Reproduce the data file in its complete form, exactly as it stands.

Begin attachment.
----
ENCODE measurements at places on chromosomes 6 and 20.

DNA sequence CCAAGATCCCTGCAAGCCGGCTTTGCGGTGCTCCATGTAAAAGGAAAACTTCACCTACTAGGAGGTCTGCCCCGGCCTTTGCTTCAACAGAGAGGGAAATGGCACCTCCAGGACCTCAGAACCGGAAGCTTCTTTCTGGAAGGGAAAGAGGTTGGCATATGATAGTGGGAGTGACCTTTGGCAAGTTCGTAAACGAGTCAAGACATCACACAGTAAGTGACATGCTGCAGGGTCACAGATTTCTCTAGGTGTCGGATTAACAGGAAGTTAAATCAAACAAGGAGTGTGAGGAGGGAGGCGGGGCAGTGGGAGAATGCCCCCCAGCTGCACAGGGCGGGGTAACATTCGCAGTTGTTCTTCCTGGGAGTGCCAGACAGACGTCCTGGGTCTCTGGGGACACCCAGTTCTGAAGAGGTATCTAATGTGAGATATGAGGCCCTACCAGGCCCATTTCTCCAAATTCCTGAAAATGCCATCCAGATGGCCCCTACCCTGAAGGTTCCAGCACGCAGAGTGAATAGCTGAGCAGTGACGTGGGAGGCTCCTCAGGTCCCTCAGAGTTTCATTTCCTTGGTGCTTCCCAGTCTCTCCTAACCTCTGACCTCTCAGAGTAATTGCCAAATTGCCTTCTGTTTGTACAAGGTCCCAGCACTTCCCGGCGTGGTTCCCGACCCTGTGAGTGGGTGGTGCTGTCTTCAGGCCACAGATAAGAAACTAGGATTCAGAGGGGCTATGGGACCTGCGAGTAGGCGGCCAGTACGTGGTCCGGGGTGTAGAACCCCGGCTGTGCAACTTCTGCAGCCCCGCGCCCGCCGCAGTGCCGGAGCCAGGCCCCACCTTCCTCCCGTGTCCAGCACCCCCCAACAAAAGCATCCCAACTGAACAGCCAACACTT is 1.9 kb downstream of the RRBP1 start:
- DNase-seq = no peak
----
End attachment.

ENCODE measurements at places on chromosomes 6 and 20.

DNA sequence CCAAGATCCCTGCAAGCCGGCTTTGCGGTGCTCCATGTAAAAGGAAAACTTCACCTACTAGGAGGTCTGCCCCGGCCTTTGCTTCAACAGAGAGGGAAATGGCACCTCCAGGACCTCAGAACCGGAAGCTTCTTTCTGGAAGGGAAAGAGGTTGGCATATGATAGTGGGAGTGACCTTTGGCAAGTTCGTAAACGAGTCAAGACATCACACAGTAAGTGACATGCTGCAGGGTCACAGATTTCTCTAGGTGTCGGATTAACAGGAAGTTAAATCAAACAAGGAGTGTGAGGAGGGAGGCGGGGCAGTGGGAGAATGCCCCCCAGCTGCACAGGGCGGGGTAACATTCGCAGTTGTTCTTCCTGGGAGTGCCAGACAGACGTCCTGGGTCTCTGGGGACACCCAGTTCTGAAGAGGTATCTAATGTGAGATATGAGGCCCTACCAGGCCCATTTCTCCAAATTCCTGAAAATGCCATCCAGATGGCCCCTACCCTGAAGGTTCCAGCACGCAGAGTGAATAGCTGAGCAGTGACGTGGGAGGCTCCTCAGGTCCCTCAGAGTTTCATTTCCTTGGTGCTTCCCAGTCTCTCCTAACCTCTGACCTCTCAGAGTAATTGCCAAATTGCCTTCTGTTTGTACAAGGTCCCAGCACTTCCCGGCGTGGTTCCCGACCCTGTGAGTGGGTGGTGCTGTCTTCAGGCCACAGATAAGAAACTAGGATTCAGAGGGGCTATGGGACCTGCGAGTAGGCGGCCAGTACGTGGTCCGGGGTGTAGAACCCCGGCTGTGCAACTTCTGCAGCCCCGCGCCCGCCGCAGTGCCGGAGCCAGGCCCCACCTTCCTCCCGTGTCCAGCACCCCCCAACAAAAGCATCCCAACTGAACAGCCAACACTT is 1.9 kb downstream of the RRBP1 start:
- DNase-seq = no peak